04/30/2009. Remarks by Ray Watkins: "Harold Pitcairn established two companies in 1924: the Pitcairn Aircraft Co., for construction of aircraft and research into rotorcraft, and Pitcairn Aviation for flight operations. A third company, Pitcairn Aeronautics, was created in 1926 and took over the rotary wing research program. Pitcairn obtained a license for Cierva autogiro patents from Cierva (UK) in 1929, with an agreement to cross-license Pitcarn rotary wing patents with Cierva (UK). Pitcairn Aeronautics was then renamed Pitcairn-Cierva Autogiro Co. of America and in 1933 became the Autogiro Co. of America.
The Experimental Development Section of the US Bureau of Commerce sponsored a competition for a convertible
aircraft/highway vehicle in 1936. Autogiro were awarded a contract for a 'roadable autogiro', the model AC-35, which was
a development of the Pitcairn PA-22.
The AC-35 was a two-seat autogiro powered by a 90 hp Pobjoy Cascade
engine mounted behind the cabin with a selector gearbox which could direct power to the tractor propellers or to the
rear undercarriage wheel for operation on roads. For road movement the rotor blades were folded back and steering
was achieved using the rudder pedals to control the front two castoring wheels. The aircraft was fitted with a pair
of counter-rotating two-blade propellers and a rear control surface group with (effectively) two tail planes and three
After extensive testing with twelve different propeller configurations the contra-props were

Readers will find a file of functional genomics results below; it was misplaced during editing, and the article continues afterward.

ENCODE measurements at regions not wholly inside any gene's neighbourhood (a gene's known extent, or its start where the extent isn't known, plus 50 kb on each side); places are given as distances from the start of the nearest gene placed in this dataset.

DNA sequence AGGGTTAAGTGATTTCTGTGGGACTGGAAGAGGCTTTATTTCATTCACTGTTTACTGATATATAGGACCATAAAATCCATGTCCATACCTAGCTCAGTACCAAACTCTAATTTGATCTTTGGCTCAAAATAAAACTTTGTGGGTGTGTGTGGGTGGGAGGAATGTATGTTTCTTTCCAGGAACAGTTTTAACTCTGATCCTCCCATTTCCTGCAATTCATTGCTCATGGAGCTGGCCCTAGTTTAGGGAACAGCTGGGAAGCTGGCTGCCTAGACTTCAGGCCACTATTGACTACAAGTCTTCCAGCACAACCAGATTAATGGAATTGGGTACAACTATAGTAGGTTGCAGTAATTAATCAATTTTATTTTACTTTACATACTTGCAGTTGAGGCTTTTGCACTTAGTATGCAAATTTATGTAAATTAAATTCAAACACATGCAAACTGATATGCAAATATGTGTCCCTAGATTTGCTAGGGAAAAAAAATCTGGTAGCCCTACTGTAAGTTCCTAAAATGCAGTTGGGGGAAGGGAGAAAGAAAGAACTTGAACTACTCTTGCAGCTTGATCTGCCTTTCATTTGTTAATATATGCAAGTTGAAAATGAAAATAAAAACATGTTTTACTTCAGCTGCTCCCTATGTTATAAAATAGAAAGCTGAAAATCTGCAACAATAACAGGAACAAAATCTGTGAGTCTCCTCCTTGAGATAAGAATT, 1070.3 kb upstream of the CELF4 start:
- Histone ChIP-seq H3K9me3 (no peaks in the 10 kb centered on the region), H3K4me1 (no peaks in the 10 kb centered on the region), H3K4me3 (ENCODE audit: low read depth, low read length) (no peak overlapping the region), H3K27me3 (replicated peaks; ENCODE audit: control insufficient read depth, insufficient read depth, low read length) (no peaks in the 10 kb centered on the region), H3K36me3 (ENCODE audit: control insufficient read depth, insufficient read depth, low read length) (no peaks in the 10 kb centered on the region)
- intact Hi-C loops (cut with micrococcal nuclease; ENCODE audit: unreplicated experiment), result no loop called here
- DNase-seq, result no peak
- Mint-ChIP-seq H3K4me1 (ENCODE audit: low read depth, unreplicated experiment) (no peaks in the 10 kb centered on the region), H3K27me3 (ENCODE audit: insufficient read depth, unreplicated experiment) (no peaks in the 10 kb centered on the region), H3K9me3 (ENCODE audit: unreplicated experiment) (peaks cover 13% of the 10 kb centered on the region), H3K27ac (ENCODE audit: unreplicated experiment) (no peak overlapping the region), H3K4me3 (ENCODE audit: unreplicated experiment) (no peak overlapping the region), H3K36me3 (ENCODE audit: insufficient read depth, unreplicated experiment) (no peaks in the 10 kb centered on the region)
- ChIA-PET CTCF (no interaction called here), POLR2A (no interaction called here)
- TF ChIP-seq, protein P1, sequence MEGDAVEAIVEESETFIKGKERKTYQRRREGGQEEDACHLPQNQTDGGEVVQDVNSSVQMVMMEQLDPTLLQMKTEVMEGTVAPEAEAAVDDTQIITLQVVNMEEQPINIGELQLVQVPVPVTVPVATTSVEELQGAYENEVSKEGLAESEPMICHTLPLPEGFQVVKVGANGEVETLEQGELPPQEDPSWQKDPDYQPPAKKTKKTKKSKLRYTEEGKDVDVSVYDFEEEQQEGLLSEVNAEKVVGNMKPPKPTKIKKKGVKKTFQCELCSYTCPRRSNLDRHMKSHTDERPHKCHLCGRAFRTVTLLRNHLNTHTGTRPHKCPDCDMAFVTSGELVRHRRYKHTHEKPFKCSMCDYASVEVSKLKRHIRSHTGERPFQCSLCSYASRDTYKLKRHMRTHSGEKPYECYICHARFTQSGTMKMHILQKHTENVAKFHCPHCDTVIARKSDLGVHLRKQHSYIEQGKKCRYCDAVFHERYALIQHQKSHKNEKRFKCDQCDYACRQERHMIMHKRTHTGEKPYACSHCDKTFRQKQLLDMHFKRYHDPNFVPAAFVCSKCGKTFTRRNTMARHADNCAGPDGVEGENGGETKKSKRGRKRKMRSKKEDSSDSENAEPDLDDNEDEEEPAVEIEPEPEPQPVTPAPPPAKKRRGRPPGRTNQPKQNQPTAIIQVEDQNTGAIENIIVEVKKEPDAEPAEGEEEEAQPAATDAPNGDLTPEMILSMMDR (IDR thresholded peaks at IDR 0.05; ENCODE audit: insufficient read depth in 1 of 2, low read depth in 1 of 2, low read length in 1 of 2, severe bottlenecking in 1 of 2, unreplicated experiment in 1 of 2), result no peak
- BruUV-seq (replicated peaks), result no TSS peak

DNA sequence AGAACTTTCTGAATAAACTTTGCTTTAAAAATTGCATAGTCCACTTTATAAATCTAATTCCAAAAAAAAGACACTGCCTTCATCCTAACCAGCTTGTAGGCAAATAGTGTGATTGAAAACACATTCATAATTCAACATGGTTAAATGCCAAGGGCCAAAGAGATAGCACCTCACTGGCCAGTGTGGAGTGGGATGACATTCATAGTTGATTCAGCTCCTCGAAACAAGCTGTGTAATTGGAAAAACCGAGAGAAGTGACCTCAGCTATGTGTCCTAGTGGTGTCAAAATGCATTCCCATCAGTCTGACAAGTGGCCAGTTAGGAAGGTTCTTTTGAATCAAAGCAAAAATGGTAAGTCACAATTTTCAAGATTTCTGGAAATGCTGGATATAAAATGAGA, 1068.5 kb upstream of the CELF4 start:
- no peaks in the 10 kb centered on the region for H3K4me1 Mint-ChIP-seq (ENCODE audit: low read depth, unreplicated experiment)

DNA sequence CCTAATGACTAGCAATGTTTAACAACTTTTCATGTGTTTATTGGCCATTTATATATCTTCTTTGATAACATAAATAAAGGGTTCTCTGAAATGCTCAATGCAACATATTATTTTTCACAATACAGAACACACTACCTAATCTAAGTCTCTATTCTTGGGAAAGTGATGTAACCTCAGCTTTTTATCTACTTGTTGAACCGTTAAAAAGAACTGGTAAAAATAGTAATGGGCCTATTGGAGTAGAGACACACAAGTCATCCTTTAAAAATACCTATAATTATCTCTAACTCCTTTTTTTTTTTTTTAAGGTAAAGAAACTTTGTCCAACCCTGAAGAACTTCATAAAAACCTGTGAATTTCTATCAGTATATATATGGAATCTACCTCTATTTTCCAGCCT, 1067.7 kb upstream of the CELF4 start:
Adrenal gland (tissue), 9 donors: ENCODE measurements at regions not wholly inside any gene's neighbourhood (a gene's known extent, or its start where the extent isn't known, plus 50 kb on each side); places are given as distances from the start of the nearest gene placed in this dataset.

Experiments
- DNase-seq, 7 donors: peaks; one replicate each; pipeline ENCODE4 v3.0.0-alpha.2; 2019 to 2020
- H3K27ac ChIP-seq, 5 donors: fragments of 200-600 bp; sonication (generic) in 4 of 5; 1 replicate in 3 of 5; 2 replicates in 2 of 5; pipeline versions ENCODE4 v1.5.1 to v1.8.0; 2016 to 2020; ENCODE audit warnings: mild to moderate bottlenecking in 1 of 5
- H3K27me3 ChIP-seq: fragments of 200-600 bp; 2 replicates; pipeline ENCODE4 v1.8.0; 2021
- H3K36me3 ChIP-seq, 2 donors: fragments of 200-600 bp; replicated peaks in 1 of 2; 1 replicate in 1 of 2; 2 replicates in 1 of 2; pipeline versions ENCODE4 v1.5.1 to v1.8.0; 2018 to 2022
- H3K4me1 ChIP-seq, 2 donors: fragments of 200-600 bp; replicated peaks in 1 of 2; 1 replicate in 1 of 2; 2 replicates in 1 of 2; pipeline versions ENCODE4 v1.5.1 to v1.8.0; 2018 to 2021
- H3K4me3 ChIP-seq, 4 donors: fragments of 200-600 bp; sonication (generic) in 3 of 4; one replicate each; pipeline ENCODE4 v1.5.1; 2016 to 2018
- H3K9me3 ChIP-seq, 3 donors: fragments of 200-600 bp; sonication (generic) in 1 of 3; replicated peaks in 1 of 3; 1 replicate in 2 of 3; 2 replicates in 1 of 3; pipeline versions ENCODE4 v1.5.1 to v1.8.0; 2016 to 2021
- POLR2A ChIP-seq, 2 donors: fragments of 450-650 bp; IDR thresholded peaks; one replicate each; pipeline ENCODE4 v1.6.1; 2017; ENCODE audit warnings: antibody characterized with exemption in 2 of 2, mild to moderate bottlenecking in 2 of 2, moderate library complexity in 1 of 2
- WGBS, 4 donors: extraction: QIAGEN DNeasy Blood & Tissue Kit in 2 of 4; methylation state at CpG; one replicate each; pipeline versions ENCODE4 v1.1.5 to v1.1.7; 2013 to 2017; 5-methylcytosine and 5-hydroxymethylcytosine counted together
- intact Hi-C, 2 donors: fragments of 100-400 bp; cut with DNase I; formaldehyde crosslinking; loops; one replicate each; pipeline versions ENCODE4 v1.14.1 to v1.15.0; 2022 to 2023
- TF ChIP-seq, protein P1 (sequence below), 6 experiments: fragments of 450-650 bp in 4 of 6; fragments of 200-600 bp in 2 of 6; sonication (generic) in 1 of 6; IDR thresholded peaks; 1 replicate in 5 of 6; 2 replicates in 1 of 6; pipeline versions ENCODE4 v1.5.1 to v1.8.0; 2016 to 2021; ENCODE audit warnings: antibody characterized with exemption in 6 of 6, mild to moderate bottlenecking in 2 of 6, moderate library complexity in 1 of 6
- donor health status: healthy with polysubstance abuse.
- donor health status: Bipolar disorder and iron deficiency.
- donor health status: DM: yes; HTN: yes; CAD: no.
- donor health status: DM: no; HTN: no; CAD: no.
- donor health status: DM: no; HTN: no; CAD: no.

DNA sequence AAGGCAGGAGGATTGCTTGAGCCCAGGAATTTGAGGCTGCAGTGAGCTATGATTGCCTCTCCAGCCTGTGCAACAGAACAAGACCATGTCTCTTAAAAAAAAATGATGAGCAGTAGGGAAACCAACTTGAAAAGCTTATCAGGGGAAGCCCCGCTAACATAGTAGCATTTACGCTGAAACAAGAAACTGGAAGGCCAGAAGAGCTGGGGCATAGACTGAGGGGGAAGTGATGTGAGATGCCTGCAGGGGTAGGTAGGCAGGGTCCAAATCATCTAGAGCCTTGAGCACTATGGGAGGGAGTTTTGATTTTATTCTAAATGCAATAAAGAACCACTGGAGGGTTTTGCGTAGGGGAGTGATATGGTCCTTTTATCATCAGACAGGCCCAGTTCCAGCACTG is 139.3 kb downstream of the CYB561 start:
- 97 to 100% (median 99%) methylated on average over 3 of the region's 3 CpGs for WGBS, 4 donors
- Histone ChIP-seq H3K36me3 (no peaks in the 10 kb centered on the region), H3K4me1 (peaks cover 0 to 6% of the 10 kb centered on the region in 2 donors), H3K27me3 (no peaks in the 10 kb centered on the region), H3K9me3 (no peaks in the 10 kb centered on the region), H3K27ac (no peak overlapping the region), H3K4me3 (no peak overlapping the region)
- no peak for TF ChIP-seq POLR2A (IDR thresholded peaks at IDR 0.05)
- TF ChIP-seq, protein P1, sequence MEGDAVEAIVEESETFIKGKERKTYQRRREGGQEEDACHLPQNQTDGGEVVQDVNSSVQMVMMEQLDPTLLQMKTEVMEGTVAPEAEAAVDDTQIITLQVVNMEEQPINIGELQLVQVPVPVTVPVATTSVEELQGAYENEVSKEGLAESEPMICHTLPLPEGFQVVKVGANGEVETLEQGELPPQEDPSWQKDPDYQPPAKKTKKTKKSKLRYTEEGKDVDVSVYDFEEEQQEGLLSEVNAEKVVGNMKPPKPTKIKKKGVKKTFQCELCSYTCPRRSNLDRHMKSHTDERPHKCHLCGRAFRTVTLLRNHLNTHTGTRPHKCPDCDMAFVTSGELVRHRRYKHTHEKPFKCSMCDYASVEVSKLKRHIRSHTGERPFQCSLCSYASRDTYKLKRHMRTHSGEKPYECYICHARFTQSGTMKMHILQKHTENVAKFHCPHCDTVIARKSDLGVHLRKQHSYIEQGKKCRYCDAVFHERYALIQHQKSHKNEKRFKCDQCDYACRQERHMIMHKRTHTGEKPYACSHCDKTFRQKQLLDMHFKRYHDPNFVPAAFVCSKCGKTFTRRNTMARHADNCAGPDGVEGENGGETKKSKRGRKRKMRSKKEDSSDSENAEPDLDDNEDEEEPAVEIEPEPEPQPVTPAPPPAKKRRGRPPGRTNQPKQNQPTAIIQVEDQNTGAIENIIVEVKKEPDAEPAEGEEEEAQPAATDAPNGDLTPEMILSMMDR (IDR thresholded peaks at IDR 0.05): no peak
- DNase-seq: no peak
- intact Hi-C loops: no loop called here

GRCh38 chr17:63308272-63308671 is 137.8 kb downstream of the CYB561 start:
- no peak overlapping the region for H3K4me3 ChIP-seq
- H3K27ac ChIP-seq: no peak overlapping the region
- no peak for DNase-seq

deleted due to noise and replaced by a single two-blade propeller. Poor longitudinal stability with the original rear
control surfaces also led to changes which retained the central fin but installed a single longer span tail plane
with canted endplates, similar to that used on the eighth version of the PA-22.
On October 2, 1936 the prototype was flown to Washington by chief pilot James Ray, and two weeks later with the rotor
blades folded it was driven down Pennsylvania Ave to the Bureau of Commerce building and handed over to Secretary
Seven different designs were submitted for the competition which was won by the AC-35. It proved to have very
pleasant flying characteristics and good on-road performance, but no production took place. Design rights for the
aircraft were acquired by the Skyway Engineering Co, Inc in September 1961 when Skyway became a patent licensee of Autogiro.
Pictured in its original configuration, the aircraft is now preserved in the Smithsonian NASM. View also photo
760 and 2662."